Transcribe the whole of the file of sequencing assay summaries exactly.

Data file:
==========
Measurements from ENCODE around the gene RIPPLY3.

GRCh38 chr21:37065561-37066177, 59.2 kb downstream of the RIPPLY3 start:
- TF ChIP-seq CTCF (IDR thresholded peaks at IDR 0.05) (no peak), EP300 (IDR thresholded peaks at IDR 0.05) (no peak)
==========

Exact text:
Measurements from ENCODE around the gene RIPPLY3.

GRCh38 chr21:37065561-37066177, 59.2 kb downstream of the RIPPLY3 start:
- TF ChIP-seq CTCF (IDR thresholded peaks at IDR 0.05) (no peak), EP300 (IDR thresholded peaks at IDR 0.05) (no peak)